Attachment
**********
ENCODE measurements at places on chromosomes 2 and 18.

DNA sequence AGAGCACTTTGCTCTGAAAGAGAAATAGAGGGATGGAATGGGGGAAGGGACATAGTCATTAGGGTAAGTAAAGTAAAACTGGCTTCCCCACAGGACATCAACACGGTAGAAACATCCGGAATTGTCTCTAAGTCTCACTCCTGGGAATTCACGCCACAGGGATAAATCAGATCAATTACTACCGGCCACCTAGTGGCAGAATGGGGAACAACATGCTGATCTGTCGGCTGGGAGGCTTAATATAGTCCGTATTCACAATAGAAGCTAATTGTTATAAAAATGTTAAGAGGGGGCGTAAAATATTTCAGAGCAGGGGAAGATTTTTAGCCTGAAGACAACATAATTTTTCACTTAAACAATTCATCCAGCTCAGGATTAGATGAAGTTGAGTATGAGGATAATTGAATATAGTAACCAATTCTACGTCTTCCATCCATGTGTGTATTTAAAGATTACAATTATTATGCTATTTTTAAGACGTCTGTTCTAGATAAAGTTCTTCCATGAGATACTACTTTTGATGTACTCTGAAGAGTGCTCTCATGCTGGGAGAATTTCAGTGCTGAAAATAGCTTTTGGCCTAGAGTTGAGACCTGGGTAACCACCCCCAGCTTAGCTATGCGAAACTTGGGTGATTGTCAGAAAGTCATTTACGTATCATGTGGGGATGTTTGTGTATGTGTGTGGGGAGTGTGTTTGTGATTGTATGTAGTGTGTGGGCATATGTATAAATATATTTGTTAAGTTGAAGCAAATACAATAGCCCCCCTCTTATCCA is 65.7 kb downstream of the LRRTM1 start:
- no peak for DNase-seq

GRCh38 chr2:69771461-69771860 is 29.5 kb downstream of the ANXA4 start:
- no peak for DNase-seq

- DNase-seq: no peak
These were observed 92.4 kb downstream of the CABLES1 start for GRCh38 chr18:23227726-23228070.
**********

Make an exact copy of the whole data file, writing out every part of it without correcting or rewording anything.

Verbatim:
ENCODE measurements at places on chromosomes 2 and 18.

DNA sequence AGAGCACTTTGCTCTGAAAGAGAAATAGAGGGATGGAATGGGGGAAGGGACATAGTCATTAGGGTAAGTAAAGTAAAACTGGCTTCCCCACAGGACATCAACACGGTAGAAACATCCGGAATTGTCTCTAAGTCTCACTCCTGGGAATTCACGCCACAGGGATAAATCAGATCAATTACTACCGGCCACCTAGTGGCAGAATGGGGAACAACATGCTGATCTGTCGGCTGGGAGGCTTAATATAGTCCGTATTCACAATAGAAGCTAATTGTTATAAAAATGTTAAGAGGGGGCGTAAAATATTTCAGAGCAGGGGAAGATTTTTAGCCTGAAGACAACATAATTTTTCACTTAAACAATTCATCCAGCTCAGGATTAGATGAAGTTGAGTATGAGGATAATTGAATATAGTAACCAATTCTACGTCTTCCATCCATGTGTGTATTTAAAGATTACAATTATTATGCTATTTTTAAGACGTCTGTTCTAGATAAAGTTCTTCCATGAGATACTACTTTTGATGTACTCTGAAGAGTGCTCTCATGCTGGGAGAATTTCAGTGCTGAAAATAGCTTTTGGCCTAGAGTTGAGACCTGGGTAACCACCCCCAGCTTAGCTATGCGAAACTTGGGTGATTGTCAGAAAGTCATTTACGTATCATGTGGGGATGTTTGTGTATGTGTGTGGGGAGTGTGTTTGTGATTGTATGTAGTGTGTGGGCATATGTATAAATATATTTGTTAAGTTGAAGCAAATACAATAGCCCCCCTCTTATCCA is 65.7 kb downstream of the LRRTM1 start:
- no peak for DNase-seq

GRCh38 chr2:69771461-69771860 is 29.5 kb downstream of the ANXA4 start:
- no peak for DNase-seq

- DNase-seq: no peak
These were observed 92.4 kb downstream of the CABLES1 start for GRCh38 chr18:23227726-23228070.